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Information on Traction Alopecia
Traction alopecia is caused by chronic traction (pulling) on the hair follicle. Traction alopecia mostly occurs in African-American women and men who braid their hair too tightly. It is also common in other ethnic groups known for traditional hair styles that involve pulling the hair.
There is also seen a pronounced traction alopecia in the beard area of this Sikh man. The Sikh men do not cut scalp or beard hair. The beard hairs are pulled straight and then twisted and tightly knotted. Daily knotting often results in this form of traction alopecia.
Men who attach hairpieces to their existing hair also suffer from this type of hair loss. The traction alopecia in such cases can also lead to permanent hair loss if the hairpiece is attached in the same location over a long period of time.
If we put the examples from ethnic groups aside, traction alopecia occurs most often in pre-teenagers, teenagers, young adults then it does in older men and women.
It is a very unfortunate state that hair styles and fashions and hair styling methods are causing baldness and hair loss among today’s younger generations. The hair loss in all such cases is mostly due to Traction alopecia. The hair loss is caused by long term hair pulling and breakage due to very tight hair braiding, hair weaves and cornrows.
The over use of hair style aids such as sponge hair rollers or curling irons may also promote traction alopecia. Traction alopecia often shows as distinct patches of hair loss in those areas where the hair and hair follicles have been put under excessive strain. The hair loss may occur anywhere on the scalp depending on the nature of the hair style or process that is causing the traction alopecia. Prolonged traction alopecia can lead to cicatrization of the new hair follicle and permanent hair loss.
Traction alopecia is a very common cause of temporary hair loss. Typically, traction alopecia in the early stages involves affected hair follicles being pushed into the telogen resting state along with localized trauma to the hair follicles as a result of hair fibers being forcibly pulled out.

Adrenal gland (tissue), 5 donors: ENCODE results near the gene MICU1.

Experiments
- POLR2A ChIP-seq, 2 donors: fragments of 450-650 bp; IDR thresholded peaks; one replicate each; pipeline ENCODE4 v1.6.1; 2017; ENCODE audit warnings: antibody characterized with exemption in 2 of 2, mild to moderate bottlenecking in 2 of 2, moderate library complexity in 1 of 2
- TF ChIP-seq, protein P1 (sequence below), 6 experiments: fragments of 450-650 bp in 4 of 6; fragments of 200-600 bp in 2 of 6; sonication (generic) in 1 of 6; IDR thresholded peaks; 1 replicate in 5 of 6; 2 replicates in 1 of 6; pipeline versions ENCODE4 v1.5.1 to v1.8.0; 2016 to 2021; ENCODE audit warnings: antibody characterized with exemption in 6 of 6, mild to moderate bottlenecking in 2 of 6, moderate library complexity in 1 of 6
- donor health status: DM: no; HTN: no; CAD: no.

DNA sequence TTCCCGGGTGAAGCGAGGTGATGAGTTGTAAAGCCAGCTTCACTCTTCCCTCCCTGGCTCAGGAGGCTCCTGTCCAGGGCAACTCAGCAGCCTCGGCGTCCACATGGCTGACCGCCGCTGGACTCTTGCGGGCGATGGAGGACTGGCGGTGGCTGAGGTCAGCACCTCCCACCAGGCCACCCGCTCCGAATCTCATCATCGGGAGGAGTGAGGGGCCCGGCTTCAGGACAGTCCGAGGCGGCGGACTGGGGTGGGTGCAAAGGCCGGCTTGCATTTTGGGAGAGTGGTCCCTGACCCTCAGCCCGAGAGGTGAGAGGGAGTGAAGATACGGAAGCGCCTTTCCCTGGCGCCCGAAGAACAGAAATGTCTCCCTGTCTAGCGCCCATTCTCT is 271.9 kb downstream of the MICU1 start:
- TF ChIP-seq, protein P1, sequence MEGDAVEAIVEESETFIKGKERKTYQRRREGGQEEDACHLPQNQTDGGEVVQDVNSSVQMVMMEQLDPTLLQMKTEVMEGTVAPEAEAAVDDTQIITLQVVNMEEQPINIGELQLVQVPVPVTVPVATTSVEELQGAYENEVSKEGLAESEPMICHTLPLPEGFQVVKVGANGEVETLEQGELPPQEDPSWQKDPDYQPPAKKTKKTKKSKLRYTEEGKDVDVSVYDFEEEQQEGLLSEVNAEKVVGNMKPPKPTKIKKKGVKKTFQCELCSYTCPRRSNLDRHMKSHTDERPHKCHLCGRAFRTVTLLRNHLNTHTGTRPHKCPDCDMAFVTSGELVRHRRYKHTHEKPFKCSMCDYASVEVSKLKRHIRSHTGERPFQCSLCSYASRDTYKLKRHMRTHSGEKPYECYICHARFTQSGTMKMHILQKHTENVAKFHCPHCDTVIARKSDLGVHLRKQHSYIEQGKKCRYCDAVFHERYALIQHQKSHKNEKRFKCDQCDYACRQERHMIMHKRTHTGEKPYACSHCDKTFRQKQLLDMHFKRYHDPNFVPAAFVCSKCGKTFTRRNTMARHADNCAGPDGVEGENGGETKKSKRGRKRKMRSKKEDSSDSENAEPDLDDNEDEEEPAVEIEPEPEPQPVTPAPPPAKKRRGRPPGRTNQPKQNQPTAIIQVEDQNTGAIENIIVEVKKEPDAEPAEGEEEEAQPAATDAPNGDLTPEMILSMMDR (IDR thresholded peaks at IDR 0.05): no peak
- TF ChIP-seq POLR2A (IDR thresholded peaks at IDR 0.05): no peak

Traction alopecia is reversible if diagnosed in the early stages. Permanent hair loss can occur too slowly for immediate detection. Hair loss is often occurs in the front, and hair line but is also subject to the immediate adjacent area to where the hair is being pulled and damaged.
An effective treatment is to simply avoid hair styling that puts excessive strain on the hair. Even with removal of the cause of traction alopecia it may take up to three months for the hair to recover. Areas of scalp subjected to chronic traction alopecia may never fully recover.
Traction alopecia is generally a non-scarring, non-inflammatory form of hair loss although long term use of hair styles involving traction over 3 or more years may result in a mild immune cell infiltrate and irreversible scarring damage to some hair follicles. Any form of chronic traction alopecia will eventually lead to fibrosis around hair follicles and total destruction of some hair follicles. Once destroyed the hair follicles will not re-grow under any circumstances hence chronic traction alopecia can be described as a scarring cicatricial alopecia.
Permanent traction alopecia does not respond to medical treatment such as minoxidil or finasteride due to non-genetic nature of hair loss. The only way one can treat traction alopecia is with hair transplants. Follicular unit hair grafting has been identified as the only practical solution to treating traction alopecia. Number of patients with traction alopecia coming to hair transplant clinics is generally increasing and the treatment is providing them good response.